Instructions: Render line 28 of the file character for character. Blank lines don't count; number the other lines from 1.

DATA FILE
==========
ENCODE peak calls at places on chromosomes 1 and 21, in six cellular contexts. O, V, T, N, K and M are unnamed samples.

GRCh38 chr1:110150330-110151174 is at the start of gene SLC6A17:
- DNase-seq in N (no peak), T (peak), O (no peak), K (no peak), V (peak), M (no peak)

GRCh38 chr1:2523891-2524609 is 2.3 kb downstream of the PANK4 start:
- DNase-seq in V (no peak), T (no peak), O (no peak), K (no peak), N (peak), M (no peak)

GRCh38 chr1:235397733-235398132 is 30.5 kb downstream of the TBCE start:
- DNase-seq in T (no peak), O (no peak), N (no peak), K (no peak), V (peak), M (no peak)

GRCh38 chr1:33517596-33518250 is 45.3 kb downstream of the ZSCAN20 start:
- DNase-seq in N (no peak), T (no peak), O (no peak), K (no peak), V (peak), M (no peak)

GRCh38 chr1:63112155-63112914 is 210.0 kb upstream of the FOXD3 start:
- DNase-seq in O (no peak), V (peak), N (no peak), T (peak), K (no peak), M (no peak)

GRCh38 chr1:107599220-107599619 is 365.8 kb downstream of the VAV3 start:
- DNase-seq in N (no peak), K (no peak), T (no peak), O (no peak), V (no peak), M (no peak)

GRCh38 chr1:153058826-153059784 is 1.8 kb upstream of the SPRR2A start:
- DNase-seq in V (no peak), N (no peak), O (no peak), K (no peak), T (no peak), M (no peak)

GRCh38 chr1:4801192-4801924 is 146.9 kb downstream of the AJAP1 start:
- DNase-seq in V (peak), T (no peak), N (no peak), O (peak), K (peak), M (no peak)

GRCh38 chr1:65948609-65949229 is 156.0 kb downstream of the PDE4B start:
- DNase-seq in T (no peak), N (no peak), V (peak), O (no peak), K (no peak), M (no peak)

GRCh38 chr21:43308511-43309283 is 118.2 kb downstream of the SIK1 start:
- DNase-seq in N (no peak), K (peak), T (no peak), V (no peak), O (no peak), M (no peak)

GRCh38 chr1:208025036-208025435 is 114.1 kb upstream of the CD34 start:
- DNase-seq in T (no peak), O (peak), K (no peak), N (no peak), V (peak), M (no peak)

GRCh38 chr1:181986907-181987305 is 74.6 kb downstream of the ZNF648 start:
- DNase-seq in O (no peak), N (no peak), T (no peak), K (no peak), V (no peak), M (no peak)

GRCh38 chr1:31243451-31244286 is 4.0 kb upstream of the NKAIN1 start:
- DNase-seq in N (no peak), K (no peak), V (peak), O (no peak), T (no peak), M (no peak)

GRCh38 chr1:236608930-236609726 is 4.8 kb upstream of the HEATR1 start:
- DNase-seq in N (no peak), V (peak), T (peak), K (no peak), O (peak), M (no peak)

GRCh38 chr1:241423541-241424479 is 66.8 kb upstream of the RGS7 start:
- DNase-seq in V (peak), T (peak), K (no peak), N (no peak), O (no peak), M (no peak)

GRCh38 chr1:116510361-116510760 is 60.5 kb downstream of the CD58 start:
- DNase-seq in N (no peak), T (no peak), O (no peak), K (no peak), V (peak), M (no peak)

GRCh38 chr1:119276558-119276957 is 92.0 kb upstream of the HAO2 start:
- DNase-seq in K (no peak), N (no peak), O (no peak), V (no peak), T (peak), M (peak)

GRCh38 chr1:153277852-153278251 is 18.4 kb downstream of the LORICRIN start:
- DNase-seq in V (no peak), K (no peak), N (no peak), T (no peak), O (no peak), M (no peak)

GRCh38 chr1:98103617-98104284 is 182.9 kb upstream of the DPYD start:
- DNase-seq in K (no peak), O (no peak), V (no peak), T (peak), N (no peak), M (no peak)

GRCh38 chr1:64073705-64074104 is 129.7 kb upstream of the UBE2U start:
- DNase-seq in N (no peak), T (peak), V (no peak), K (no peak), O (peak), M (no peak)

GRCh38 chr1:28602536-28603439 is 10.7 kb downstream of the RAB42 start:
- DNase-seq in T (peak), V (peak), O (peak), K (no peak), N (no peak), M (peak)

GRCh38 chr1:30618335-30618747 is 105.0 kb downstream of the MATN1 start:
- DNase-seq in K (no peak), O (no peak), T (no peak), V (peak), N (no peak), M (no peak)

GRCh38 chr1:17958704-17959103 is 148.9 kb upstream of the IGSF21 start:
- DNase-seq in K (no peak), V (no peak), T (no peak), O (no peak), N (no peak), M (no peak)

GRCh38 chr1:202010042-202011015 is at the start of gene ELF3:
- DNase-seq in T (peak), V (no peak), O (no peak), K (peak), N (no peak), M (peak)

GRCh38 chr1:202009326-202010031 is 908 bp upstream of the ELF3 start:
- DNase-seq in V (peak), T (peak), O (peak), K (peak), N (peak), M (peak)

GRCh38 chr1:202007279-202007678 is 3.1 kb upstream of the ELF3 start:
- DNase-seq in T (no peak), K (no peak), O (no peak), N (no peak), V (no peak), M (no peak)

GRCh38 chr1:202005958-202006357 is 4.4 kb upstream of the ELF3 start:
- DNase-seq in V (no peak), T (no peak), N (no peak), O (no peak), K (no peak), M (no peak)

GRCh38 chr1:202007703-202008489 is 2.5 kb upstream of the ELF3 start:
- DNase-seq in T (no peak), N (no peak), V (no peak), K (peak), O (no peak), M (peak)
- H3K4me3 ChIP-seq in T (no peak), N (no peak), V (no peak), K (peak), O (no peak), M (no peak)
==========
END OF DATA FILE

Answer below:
GRCh38 chr1:236608930-236609726 is 4.8 kb upstream of the HEATR1 start: